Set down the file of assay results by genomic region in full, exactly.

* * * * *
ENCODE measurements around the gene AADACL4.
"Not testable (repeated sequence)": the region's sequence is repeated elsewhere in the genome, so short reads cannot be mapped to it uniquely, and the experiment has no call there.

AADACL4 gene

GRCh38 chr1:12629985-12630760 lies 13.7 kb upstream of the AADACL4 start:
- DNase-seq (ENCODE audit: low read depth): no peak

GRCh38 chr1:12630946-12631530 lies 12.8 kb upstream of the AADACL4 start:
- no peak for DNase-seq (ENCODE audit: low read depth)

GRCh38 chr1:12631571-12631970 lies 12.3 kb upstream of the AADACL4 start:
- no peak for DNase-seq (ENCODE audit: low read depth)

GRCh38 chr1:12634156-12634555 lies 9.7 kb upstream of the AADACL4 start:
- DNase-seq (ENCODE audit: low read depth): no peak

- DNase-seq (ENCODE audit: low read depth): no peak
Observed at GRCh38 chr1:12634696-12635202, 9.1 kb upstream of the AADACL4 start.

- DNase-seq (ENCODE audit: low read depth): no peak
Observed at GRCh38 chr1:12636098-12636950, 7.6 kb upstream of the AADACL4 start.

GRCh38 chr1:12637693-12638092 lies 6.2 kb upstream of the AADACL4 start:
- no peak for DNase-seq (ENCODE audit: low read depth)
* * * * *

ENCODE measurements around the gene AADACL4.
"Not testable (repeated sequence)": the region's sequence is repeated elsewhere in the genome, so short reads cannot be mapped to it uniquely, and the experiment has no call there.

AADACL4 gene

GRCh38 chr1:12629985-12630760 lies 13.7 kb upstream of the AADACL4 start:
- DNase-seq (ENCODE audit: low read depth): no peak

GRCh38 chr1:12630946-12631530 lies 12.8 kb upstream of the AADACL4 start:
- no peak for DNase-seq (ENCODE audit: low read depth)

GRCh38 chr1:12631571-12631970 lies 12.3 kb upstream of the AADACL4 start:
- no peak for DNase-seq (ENCODE audit: low read depth)

GRCh38 chr1:12634156-12634555 lies 9.7 kb upstream of the AADACL4 start:
- DNase-seq (ENCODE audit: low read depth): no peak

- DNase-seq (ENCODE audit: low read depth): no peak
Observed at GRCh38 chr1:12634696-12635202, 9.1 kb upstream of the AADACL4 start.

- DNase-seq (ENCODE audit: low read depth): no peak
Observed at GRCh38 chr1:12636098-12636950, 7.6 kb upstream of the AADACL4 start.

GRCh38 chr1:12637693-12638092 lies 6.2 kb upstream of the AADACL4 start:
- no peak for DNase-seq (ENCODE audit: low read depth)